Rightly or wrongly the bread and butter market for Ballet is families (read mothers and daughters) for Nutcracker and Swan Lakes.


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Stuart Sweeney

22-05-99, 05:16 AM (GMT)
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2. "Re: Repertoire - what repertoire"
In response to message #0
 
   >>An interesting thing to debate is repertoire of companies.


>>An example - how about:>>
>>19th Century classics: 20%>>
>>Totally new works:15%>>
>>New works from elsewhere:15%>>
>>Restaged works: 20%>>
>>Standards:30%>>
>>>>


Given Bruce's headings, three questions arise:
1. Wot I want
2. Wot regular ballet-goers want
3. Wot's good for the profit and loss account.

All 3 have their place, so here are my suggestions:

1. ME, ME, ME

19th Century classics: 15%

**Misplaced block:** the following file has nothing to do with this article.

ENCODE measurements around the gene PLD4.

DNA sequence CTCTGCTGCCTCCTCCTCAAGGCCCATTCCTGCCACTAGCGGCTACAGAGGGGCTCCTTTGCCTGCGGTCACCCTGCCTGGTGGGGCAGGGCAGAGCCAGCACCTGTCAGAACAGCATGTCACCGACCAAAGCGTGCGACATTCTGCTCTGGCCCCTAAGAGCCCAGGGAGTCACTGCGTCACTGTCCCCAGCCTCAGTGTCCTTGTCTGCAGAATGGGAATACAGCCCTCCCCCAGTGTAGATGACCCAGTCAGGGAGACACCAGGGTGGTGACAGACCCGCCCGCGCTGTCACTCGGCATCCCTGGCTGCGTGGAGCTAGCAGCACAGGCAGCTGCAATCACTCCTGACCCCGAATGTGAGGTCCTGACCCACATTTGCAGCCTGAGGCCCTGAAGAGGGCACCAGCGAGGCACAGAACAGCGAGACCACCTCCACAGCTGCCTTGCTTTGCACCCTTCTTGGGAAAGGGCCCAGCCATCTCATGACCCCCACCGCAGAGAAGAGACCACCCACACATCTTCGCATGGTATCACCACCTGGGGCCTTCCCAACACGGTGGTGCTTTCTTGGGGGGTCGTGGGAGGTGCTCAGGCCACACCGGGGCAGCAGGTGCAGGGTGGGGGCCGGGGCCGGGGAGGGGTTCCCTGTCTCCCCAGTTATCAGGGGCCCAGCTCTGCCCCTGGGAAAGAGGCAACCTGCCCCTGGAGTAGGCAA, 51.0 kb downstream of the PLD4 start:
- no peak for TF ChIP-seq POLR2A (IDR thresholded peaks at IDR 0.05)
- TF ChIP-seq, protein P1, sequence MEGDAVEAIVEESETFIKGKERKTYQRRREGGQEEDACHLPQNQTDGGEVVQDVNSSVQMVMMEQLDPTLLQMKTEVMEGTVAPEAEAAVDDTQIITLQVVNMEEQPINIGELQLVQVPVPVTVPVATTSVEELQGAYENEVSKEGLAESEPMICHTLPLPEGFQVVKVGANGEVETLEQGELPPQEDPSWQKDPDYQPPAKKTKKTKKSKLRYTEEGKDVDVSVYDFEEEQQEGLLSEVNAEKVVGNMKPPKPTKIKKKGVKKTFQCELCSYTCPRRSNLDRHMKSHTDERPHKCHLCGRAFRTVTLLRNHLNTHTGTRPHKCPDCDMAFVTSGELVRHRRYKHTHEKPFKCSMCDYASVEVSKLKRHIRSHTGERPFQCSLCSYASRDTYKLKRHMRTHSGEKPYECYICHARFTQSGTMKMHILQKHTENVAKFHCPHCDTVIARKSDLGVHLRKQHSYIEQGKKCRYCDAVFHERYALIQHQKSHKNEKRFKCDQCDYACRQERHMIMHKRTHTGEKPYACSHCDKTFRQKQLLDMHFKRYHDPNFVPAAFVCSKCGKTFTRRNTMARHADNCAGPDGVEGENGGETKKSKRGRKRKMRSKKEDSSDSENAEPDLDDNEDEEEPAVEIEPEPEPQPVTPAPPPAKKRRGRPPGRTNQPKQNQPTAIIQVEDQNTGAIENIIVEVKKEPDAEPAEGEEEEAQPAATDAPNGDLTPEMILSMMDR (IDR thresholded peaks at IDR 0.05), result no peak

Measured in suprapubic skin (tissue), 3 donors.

Totally new works:15%
New works from elsewhere:20%
Restaged works: 30%
Standards:20%

Here, we have a roughly 3-way split, between old and newer standards, restagings from the wealth of the back catalogue and work new to the company. I might even load the latter category more heavily. Restagings of 'Concerto', 'Las Hermanas and BRB's 'The Prospect Before Us' show the great work, which we see infrequently.


2. Regular Ballet-goers

Ballet.co folks will give their own views, but I suspect that what Bruce gave as an example above will not be far from the general view.


3. Max.Profit Programme

19th Century classics: 35%
Totally new works:10%
New works from elsewhere:10%
Restaged works: 10%
Standards:35%

Option 3 begins to look like the current ENB programming, except that the first and last categories would be even higher and illustrates the risks of allowing profits to dominate totally. Thank goodness the 1930s innovators of British ballet did not take this path.